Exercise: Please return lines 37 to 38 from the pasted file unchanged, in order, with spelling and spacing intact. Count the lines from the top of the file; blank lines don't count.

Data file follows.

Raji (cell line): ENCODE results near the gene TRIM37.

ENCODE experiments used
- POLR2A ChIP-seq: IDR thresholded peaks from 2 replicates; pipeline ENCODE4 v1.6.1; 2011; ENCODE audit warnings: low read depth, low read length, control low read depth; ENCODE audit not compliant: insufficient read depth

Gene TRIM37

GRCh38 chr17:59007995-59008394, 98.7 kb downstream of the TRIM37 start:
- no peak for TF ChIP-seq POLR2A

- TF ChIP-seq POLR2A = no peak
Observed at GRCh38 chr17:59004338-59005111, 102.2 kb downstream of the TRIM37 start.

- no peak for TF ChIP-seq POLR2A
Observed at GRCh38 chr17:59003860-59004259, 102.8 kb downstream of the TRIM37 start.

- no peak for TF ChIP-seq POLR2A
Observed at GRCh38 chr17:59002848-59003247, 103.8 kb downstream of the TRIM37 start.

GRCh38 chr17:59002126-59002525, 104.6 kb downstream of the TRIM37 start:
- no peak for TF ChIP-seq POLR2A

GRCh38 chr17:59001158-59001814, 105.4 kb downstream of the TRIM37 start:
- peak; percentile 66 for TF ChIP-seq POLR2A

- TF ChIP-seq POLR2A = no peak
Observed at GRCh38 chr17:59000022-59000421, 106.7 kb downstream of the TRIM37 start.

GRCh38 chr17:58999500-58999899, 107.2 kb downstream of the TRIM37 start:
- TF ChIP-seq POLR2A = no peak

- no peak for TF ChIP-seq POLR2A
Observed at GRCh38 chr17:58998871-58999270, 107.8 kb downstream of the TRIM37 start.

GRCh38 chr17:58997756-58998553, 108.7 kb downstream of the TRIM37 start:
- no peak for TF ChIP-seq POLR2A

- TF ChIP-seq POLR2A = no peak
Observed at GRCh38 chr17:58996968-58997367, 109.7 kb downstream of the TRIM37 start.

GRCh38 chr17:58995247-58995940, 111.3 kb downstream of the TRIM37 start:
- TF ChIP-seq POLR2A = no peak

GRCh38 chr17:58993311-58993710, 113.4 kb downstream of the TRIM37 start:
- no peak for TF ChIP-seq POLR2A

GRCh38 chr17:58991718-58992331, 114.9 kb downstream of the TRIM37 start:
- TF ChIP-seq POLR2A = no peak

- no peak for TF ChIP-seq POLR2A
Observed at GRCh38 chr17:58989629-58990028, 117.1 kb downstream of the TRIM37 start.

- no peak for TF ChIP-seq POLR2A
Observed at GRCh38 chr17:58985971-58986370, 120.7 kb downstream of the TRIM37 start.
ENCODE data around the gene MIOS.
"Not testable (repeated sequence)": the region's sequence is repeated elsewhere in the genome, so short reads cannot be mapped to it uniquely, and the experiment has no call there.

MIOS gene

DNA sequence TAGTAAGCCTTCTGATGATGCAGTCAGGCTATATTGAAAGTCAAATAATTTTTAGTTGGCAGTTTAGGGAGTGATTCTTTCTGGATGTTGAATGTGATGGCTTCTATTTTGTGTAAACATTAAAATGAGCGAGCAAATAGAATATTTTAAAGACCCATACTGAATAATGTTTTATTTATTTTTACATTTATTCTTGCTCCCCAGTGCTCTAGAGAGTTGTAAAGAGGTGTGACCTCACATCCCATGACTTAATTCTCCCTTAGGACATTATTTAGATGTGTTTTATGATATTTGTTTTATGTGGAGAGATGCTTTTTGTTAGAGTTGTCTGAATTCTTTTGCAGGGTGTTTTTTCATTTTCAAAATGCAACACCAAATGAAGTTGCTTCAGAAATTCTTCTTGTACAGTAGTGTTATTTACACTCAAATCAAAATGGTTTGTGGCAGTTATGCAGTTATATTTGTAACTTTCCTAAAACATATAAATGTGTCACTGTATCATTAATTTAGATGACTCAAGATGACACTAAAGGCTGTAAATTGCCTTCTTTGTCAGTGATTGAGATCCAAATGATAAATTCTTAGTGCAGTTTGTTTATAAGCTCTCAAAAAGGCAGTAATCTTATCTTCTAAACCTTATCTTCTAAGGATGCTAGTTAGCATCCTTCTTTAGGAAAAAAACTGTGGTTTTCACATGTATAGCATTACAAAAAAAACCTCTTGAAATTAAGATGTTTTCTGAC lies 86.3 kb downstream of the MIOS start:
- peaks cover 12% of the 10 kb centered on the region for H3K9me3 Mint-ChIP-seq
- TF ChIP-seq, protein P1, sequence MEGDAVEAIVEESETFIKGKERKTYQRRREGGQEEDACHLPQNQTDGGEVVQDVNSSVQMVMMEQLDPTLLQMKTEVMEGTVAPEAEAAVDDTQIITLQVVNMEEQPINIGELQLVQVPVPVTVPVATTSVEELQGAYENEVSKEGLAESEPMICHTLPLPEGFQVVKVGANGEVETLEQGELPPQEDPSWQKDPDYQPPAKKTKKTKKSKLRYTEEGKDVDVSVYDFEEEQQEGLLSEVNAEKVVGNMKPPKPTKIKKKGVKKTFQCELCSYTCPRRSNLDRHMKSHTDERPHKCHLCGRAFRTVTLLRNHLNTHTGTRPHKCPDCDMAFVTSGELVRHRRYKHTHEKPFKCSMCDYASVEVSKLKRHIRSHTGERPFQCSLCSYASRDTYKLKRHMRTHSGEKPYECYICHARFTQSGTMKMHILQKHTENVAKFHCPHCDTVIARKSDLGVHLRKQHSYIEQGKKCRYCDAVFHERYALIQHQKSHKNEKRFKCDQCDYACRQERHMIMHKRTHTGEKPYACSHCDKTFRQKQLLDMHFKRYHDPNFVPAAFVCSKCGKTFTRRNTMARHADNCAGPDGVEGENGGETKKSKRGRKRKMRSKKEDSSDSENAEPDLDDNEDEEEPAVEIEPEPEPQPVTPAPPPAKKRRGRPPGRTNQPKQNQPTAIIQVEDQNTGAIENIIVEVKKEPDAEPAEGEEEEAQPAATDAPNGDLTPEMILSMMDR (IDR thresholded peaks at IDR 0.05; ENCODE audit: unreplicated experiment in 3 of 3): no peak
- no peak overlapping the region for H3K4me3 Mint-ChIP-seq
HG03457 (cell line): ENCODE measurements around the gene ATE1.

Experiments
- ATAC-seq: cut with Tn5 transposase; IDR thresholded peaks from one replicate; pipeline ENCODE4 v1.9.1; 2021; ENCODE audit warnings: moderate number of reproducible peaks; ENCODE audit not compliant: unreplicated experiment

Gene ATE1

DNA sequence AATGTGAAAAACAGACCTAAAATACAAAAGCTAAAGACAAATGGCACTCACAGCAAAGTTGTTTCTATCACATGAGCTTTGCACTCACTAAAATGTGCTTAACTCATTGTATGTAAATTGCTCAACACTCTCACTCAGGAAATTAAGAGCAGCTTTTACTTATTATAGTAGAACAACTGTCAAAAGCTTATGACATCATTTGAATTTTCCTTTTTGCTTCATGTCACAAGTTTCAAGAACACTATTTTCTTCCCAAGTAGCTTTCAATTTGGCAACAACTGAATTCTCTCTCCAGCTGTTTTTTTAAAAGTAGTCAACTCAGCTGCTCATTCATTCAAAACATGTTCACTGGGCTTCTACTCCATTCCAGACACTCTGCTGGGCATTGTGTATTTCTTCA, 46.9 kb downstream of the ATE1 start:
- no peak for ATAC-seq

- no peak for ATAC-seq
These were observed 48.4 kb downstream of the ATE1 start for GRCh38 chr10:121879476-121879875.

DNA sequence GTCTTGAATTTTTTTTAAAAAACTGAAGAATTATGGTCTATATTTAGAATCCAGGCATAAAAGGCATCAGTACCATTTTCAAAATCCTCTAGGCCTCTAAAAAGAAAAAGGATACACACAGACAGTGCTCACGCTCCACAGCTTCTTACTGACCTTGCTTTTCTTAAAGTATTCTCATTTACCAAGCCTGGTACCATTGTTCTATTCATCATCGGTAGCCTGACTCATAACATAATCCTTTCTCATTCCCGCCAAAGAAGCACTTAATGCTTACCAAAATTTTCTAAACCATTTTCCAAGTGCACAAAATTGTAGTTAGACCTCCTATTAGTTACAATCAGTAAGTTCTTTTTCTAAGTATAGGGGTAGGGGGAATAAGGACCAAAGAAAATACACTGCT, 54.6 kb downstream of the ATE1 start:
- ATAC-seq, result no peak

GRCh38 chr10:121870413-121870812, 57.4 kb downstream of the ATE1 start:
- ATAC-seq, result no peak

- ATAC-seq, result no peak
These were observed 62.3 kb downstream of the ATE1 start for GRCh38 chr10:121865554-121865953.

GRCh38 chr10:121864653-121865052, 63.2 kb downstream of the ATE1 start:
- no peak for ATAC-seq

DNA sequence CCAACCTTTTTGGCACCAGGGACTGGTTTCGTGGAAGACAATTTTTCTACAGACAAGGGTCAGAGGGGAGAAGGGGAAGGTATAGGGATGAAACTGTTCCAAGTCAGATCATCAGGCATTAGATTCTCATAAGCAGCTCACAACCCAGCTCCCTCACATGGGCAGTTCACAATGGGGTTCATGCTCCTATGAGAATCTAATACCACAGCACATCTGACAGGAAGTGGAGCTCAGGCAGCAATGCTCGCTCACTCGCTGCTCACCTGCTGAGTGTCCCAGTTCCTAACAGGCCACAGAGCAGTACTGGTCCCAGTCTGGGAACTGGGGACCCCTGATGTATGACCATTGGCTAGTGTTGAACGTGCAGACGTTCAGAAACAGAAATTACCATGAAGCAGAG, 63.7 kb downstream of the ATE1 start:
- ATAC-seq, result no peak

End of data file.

ENCODE data around the gene MIOS.
"Not testable (repeated sequence)": the region's sequence is repeated elsewhere in the genome, so short reads cannot be mapped to it uniquely, and the experiment has no call there.